Thursday, November 12, 2009

Socialized Medicine Scheme and Central Planning: Purple Marbles.

The socialized medicine scheme that recently passed the US House of Representatives is an attempt at central planning. That is, socialized medicine is centralized planning. Central planning is an attempt to allocate resources by "scheme" rather than allowing the free market to allocate. The 1994 pages of the socialized medicine scheme should have been paired down to "1984" pages so one could more easily identify it with "misery".

All one needs to do is study the former Soviet Union’s central planning, decades and decades of central planning, and one will find the best intentions, elaborate schemes, “planning”, etc. failed miserably.

What does a central planning scheme look like?

If you didn't spend much time studying the former Soviet Union, central planning may be a foreign concept to you. The diagram above is a short version of a central planning scheme. Schemes inevitably gain a life of their own as the scheme can't allocate resources correctly. The final centralized planning chart will be much larger and much more complicated? Of course. Further, there will never be a "final chart". Schemes can not account for all the dynamics of free market allocation. Hence the chart will be amended over and over again yet never solving the problem of efficient resource allocation to competing ends.

Central planning always fails as regardless of the intricacy, elaborate modeling, planning, etc.: central planning always fails to allocate scarce resources to competing ends.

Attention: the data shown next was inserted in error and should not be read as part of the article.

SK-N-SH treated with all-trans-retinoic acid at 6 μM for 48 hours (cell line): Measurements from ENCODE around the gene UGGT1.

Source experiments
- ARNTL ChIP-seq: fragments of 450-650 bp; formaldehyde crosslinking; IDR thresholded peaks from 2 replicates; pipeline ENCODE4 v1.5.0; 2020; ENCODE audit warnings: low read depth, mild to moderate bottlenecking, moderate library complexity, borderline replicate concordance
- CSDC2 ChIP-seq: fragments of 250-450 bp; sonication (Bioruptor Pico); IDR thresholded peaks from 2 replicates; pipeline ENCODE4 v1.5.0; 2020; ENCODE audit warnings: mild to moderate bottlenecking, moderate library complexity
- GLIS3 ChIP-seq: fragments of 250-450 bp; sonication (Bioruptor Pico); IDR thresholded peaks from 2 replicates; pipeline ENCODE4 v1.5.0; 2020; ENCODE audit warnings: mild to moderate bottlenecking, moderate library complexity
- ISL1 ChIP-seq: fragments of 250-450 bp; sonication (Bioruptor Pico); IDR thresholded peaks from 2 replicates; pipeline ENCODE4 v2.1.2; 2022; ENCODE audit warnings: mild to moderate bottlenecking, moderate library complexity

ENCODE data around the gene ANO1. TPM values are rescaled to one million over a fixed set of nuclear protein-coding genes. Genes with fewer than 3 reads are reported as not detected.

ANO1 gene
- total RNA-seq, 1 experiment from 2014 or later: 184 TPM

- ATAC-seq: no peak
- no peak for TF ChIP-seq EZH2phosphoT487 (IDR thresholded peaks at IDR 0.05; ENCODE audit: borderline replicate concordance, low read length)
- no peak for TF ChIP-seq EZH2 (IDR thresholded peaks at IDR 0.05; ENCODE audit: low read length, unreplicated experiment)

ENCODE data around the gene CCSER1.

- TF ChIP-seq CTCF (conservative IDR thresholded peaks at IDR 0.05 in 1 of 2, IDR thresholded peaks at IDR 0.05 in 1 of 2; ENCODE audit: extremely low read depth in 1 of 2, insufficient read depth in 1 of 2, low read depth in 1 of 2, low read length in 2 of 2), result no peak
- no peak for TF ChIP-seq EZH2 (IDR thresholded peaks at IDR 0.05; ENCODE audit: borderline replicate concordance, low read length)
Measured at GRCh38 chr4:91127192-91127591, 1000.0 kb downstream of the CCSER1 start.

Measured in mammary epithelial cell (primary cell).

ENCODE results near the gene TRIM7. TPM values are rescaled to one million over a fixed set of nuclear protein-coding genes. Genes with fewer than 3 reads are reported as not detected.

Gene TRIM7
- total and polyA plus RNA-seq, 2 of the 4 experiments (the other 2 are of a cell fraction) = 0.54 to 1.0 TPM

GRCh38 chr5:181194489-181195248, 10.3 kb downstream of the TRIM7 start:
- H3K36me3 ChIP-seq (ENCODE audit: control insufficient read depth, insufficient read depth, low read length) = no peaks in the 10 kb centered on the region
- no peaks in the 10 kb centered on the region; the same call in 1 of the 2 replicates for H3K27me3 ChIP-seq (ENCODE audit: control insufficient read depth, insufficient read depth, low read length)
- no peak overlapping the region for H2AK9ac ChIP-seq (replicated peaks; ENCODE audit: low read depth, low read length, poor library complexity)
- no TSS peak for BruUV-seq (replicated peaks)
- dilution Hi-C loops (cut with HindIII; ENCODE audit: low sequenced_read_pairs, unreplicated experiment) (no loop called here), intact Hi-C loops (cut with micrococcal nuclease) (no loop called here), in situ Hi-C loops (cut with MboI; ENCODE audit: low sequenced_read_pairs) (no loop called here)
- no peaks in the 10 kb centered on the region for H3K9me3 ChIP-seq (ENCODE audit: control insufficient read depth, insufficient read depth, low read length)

Regardless of the economic frame work, the ends are always competing. In the former Soviet Union, in the beginning of the fourth quarter of an annual cycle, the managers of different industries would on their own, outside the central planning frame work, begin to barter for scarce resources among themselves.

Why did they begin to barter for resources in the centrally planned system?

Every year, without fail, the central planners would mis-allocate resources. Some industries would have stock piles of unused items while other industries would have to halt production as they had no more inputs. Bartering would begin among the managers of the varied industries in an attempt to reallocate scarce resources. Of course bartering is a highly inefficient system. Hence some resources would be reallocated but most resources sat idle. The result was inevitably too many purple marbles and not enough eye glasses.

The allocation of scarce resources to competing ends is most efficiently done in a free market. Maybe the framers of the central planning document known as socialized medicine should read some philosophy from a fellow named Milton Friedman. They might find that economics is the study of incentives as well as the study of the allocation of scarce resources to competing ends.

However, when Economics is supplanted with politics, ideology, and agenda, when resources are not efficiently allocated.....well maybe the Picture Chart below explains the concept/result:

1 comment:

  1. I think that bartering is an amazing idea, I know in my company we had a little miscalculation last year and for some reason produced way to many products. What we did was post our products on and within 2 weeks we had bartered our stocks for things that we needed to run the company.